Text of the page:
[Digital Daily Correspondent Kang So-hyun] Netflix came out with a new weapon in the second round of the court battle over the cost of using the network. Bill and Keep, which claims to be the basic principle of the Internet. As with the first trial, Netflix argued that, in order to maintain the Internet ecosystem, telecommunication service providers must follow these basic principles, while SK Broadband is evaluating that it is unreasonable.
On the 16th, the 19-1 Civil Division of the Seoul High Court held the first hearing date for the second trial for the non-debt confirmation lawsuit filed by Netflix against SK Broadband and the unfair profit return lawsuit filed by SK Broadband against Netflix on the 16th.
In this trial, both sides held oral arguments for 20 minutes. Netflix, who first held a defense, presented ‘Bill and Keep’ as a new issue. According to the ‘bill and keep’ principle, which is an established practice in the internet world, it is argued that SK Broadband cannot demand payment for network use.
According to Netflix, ‘Bill and Keep’ is the principle that the ISP pays for access by receiving access fees from its own Internet users and does not demand more money from the other ISP. The same principle applies even when ISPs and CPs are peering, Netflix added.
A Netflix spokesperson said, “As long as you connect according to ‘Bill and Keep’, you can connect anywhere on the Internet without paying additional transmission fees for networks that are sequentially connected thereafter. can be easily found in Korea.”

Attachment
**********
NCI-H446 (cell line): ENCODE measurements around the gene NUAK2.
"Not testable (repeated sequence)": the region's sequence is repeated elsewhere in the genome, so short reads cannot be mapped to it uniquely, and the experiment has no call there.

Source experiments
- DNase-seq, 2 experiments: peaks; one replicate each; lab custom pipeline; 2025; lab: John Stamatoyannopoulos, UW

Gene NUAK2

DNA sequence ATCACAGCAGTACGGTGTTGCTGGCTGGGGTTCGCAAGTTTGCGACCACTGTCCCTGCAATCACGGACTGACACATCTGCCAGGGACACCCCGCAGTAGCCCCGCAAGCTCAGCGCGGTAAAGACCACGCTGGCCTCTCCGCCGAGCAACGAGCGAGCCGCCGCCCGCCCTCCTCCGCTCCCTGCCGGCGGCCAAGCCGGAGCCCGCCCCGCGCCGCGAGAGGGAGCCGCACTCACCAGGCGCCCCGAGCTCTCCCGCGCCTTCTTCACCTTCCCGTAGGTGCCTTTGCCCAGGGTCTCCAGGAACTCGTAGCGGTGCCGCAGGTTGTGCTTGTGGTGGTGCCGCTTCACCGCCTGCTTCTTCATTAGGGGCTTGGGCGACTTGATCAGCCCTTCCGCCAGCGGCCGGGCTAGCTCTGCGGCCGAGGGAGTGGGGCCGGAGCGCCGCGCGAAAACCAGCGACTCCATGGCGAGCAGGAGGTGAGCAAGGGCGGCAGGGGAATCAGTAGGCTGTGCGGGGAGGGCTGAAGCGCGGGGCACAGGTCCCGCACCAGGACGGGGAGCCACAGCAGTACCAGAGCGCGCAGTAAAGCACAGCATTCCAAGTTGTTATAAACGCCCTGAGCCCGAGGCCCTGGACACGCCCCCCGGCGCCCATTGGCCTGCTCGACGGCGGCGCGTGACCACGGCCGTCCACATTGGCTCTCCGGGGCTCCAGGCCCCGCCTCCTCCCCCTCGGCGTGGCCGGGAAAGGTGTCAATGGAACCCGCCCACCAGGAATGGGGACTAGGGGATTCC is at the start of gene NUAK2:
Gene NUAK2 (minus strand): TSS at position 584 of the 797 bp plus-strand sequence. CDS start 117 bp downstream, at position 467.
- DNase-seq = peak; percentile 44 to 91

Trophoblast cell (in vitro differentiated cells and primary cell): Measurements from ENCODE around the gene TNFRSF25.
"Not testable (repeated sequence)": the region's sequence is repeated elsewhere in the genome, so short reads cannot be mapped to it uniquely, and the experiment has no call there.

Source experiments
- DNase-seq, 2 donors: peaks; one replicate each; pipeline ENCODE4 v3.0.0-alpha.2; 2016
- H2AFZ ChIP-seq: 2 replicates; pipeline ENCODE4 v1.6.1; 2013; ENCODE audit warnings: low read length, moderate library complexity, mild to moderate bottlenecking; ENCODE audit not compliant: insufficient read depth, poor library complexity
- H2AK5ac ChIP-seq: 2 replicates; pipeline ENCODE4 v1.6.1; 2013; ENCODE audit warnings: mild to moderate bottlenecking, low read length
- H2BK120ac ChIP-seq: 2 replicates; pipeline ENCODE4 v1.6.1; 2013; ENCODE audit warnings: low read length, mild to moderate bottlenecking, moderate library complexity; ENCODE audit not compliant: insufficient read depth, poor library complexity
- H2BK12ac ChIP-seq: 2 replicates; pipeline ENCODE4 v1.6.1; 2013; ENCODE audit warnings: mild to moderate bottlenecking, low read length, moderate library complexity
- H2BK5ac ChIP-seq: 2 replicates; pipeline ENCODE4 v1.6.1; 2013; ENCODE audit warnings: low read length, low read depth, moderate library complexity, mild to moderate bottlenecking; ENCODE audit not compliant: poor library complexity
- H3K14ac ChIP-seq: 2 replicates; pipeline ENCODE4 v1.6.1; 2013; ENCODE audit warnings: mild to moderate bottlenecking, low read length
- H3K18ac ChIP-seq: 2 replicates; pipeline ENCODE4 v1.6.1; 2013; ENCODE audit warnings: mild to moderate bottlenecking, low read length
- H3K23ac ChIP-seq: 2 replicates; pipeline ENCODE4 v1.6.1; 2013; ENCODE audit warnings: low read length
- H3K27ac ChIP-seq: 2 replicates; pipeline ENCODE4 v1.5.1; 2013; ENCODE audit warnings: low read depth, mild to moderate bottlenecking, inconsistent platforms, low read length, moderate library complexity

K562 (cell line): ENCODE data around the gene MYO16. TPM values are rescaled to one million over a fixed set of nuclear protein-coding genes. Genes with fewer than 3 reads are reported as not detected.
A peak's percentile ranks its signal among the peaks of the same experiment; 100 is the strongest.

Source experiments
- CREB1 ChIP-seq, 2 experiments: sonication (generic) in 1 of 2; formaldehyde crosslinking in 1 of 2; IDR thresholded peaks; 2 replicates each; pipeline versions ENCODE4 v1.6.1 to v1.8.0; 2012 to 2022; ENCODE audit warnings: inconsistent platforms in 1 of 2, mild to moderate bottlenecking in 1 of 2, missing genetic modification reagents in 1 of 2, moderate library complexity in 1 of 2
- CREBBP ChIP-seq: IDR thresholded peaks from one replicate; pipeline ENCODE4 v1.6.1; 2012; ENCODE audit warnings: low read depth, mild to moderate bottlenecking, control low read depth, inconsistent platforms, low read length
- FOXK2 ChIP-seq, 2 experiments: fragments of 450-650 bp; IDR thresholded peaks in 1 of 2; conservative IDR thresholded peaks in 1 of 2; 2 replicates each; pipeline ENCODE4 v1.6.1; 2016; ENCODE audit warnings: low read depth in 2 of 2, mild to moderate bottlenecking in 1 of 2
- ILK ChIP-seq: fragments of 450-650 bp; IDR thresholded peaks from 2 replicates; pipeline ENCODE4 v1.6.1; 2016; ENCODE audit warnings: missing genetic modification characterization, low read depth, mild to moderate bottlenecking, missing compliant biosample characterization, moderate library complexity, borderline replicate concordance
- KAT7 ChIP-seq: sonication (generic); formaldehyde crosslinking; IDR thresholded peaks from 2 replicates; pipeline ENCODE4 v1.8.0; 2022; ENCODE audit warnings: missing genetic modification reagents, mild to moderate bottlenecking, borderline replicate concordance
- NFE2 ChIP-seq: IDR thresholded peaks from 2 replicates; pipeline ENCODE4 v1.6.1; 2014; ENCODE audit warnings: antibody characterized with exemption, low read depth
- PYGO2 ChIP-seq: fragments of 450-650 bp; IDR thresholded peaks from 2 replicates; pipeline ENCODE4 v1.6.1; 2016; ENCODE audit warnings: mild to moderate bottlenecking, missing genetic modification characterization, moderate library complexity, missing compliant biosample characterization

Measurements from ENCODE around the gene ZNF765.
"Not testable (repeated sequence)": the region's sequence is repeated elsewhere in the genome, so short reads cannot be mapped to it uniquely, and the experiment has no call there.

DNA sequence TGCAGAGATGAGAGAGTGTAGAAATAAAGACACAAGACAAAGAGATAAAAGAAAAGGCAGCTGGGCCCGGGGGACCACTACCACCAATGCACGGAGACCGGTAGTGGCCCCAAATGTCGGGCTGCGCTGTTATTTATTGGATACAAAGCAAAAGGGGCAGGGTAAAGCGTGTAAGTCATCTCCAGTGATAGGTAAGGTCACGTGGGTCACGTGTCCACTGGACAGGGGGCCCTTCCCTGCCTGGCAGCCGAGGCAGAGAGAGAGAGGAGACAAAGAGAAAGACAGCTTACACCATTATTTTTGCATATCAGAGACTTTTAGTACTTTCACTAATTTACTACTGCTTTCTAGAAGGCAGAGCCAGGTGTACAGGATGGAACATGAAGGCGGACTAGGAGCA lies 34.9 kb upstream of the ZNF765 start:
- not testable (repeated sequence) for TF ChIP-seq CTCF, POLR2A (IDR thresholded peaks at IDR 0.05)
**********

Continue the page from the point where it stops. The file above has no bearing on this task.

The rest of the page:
In response, SK Broadband countered that Bill and Keep is not a basic principle of the Internet, but a principle of commerce between ISPs. According to SK Broadband, two conditions must be met for ‘Bill and Keep’ to be established. ▲When the amount of traffic exchanged between ISPs is equal and ▲the resulting economic profit is similar. It is argued that this is a principle that does not apply to the original CP.
A spokesperson for SK Broadband said, “Even in the first trial, the plaintiffs argued that it was the basic principle of the Internet to allow free access.” In the first trial, Netflix presented net neutrality, which it claims to be another basic principle of the Internet, and argued that data delivery should not be discriminated against because the amount of information transmitted by ISPs is large.
In a briefing held after the trial, SK Broadband said, “It was very surprising that Netflix came up with Bill & Keep as an internet principle.” “I thought about why they came out with ‘Bill and Keep’ like that,” said Kang Shin-seop, a lawyer at Sejong Law Firm, a legal representative for SK Broadband. said